Say no to tabs and yes to panes when developing

For today’s post in the Code Challenge series, I’m giving an intro on tmux. As a Developer Evangelist, showing code is the best way to get developers interested in how easy it is to integrate the SendGrid API. When you’re up in front of a couple of hundred devs and live coding, switching through multiple tabs is not a good look. I got into tmux because it lets you open multiple programs on the same window to see everything that’s happening.

Tmux has since become part of my workflow whenever coding any new python application. I can’t get away from Xcode when developing for iOS just yet.

Here is how a typical tmux session looks for me:

Get it now and follow along below!

Mac OSX:

brew install tmux


sudo add-apt-repository ppa:pi-rho/dev
sudo apt-get update
sudo apt-get install tmux

Commands I’ve found helpful

Tmux has a default binding set to ctrl-b, so for example if you want to split the screen with two sessions just type ctrl-b and %, in the future I will just type (ctrl-b + %).


(ctrl-b + "): splits the window horizontally
(ctrl-b + arrow key): switches the active pane


(ctrl-b + [): puts the pane in scroll mode so you can scroll up and down with your arrow keys.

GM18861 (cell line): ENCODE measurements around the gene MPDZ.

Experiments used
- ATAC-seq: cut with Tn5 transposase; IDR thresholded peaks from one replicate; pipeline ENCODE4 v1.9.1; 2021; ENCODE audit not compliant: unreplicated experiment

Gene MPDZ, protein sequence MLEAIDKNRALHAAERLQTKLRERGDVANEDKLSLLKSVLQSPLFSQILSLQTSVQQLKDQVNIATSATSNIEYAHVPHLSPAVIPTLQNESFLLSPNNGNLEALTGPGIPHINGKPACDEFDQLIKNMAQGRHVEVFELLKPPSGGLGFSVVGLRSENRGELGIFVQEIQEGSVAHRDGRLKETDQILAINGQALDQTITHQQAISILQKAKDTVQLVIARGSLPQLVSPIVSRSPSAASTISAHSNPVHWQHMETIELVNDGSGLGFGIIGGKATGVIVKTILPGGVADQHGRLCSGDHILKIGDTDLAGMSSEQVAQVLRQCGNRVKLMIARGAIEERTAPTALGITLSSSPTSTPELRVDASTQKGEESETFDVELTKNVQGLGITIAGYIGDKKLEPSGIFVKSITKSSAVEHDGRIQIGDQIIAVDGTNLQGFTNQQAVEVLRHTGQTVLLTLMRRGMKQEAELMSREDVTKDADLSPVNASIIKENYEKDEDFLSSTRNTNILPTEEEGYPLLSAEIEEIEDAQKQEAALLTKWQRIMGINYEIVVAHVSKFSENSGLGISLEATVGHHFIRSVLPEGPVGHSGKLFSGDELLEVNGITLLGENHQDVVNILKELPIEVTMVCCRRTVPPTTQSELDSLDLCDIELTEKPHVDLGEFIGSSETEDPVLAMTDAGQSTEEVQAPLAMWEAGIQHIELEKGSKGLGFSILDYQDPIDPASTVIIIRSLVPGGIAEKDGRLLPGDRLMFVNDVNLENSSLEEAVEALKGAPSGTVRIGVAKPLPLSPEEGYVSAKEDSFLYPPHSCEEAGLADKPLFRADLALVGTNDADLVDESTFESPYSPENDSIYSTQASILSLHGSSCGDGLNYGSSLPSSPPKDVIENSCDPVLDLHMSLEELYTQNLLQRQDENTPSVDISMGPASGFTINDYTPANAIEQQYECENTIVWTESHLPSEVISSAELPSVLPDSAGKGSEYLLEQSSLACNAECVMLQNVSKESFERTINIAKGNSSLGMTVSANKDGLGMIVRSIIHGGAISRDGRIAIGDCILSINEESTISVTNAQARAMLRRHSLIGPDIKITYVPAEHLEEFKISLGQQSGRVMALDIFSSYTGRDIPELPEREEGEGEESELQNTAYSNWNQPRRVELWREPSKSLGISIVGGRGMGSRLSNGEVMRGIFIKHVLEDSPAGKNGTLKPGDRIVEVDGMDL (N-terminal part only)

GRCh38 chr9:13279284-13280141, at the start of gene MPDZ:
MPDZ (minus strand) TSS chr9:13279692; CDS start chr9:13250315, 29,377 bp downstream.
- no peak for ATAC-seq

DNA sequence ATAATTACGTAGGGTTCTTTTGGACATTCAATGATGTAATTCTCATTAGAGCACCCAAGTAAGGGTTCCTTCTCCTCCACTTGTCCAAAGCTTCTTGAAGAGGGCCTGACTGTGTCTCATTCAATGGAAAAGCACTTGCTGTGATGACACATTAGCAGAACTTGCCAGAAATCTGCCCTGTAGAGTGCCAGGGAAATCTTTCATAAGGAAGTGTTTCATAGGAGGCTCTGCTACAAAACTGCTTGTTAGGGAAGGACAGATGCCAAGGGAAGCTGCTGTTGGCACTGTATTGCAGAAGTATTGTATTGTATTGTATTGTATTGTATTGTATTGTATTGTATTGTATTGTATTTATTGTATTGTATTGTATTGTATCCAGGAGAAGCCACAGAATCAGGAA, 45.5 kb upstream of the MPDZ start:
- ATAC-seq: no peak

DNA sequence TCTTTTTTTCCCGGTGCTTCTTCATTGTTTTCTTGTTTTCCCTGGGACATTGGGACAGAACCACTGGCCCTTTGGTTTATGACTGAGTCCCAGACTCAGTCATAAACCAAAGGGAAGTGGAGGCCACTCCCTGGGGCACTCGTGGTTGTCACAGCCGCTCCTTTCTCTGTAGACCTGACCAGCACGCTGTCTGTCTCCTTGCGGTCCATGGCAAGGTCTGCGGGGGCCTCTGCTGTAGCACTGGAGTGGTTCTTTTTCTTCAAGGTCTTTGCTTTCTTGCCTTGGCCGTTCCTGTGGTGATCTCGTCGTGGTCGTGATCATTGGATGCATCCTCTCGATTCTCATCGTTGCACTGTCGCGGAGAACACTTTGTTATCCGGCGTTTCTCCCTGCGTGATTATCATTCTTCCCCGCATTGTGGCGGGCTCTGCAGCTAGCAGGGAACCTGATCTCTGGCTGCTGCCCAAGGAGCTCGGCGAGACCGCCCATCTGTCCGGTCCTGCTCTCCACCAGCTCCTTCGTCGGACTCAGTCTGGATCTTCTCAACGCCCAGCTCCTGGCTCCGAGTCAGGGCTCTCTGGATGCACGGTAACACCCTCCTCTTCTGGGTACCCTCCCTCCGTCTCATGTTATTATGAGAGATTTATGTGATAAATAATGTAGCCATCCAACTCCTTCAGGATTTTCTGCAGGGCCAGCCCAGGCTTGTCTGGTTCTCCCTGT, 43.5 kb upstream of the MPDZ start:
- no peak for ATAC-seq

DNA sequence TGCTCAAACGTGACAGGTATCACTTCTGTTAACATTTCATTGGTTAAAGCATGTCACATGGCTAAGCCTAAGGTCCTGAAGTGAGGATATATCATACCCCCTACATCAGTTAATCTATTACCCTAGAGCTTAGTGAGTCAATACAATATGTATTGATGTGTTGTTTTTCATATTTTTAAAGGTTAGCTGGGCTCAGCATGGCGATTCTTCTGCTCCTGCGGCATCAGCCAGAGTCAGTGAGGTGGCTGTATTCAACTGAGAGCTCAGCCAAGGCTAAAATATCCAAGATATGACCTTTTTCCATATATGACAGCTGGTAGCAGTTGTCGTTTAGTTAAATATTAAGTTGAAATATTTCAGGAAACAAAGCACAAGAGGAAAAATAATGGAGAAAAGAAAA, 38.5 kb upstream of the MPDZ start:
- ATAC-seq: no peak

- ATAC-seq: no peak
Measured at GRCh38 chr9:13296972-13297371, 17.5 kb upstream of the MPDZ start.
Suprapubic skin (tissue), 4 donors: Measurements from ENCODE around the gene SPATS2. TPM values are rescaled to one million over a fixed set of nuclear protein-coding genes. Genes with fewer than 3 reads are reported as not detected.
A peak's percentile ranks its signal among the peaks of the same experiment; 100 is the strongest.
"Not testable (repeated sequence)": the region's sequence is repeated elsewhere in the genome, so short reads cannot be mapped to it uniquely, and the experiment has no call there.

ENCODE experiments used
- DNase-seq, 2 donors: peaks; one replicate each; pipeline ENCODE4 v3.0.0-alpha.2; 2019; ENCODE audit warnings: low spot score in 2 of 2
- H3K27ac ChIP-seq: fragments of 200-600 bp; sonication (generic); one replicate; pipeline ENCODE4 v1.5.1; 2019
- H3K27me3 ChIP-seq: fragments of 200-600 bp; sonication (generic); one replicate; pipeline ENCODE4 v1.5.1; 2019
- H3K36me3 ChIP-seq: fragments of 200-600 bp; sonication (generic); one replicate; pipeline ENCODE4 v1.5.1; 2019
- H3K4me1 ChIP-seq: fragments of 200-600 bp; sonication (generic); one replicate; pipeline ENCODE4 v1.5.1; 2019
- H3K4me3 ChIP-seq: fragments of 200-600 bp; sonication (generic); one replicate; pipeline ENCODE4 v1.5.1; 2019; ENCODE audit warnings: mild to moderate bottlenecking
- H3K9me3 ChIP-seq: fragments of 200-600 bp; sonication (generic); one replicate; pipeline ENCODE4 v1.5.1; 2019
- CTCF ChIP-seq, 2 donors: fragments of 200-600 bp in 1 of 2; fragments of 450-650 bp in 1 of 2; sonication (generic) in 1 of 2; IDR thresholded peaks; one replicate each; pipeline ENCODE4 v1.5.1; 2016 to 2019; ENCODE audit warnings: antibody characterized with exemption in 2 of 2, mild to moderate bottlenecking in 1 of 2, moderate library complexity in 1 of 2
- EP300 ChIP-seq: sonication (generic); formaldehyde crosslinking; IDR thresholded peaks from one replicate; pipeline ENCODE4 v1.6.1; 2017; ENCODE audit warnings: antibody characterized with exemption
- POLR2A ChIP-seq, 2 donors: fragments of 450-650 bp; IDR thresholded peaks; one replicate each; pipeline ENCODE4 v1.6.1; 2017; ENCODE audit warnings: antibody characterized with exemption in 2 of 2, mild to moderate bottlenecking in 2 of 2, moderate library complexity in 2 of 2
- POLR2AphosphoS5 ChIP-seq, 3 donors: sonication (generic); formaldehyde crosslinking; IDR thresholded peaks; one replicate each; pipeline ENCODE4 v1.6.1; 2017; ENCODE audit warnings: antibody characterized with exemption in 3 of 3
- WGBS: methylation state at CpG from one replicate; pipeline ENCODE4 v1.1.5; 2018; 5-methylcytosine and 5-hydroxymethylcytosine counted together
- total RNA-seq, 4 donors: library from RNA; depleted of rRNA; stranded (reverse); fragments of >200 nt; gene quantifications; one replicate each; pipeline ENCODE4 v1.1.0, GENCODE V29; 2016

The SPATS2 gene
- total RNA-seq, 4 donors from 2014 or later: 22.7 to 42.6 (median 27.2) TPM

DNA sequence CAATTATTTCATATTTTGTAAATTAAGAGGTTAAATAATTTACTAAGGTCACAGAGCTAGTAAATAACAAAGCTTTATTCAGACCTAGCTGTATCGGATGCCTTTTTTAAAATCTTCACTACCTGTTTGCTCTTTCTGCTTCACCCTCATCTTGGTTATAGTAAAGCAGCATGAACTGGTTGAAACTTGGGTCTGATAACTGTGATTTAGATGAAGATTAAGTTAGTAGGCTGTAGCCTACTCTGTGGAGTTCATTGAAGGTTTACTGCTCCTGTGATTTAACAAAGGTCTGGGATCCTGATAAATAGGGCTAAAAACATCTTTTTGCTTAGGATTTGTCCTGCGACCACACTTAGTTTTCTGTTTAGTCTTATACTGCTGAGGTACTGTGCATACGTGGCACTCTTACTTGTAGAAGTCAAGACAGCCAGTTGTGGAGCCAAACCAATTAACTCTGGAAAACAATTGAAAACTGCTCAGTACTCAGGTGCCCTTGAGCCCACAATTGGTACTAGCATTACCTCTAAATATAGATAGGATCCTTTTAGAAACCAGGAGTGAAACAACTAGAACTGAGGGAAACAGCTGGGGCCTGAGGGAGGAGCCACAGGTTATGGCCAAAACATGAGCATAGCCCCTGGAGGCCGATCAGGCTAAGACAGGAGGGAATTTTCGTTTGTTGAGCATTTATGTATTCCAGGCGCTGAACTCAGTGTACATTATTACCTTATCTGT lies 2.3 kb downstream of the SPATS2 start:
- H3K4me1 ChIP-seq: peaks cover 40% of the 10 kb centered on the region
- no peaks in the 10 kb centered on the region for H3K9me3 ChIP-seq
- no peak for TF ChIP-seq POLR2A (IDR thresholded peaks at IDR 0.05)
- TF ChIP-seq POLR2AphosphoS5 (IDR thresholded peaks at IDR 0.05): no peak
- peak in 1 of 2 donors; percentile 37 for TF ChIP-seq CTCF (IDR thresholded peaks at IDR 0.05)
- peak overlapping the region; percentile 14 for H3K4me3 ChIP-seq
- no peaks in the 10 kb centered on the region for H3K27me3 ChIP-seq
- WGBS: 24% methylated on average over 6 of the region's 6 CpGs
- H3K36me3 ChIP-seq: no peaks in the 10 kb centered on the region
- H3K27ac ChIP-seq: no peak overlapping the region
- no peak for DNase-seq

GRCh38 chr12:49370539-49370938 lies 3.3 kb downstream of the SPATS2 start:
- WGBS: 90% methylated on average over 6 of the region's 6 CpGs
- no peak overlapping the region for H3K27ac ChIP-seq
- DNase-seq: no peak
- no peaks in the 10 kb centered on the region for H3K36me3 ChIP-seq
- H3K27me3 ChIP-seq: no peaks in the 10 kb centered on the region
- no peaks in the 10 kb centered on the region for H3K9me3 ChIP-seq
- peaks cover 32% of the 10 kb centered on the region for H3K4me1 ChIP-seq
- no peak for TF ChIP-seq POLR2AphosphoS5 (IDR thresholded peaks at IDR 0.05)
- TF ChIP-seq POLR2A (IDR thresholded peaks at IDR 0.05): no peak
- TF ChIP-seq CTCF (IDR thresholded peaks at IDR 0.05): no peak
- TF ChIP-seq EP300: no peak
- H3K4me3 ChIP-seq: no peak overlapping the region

Tmux general:

tmux list-commands

Tmux Sessions

These are useful to have for working on different applications that require different environments. I have a session called “Demo” which I use when doing live demos to developers. I have another session which I use for development.

tmux new -s session-name

Creates a new tmux session with the name you gave it.

tmux list-sessions

Lists available sessions.

(ctrl-b + d)

Detaches the session being currently used.

tmux attach -t session-name

Attaches to the session.

This post really just skims on what you can do with tmux. For more information on tmux commands visit: ( and also a tutorial on how to pair program with tmux visit:

Check back into the SendGrid Blog every Monday, Wednesday, and Friday for the next few weeks to see what I’m working on! You can also visit my intro post that will have an updated list of everything I’ve written for my 15 Days of Code Challenge.

Meet Kunal, Developer Evangelist at-large for SendGrid and home-grown New Jersey hacker. He previously ran General Machines, which developed Deaftel - a phone service for the deaf that converts voice to text and text back into voice over a phone call. Since March 2013, Kunal has been working as a Developer Evangelist at SendGrid, helping enable developers to get the tools and resources they need to make awesome, creative stuff.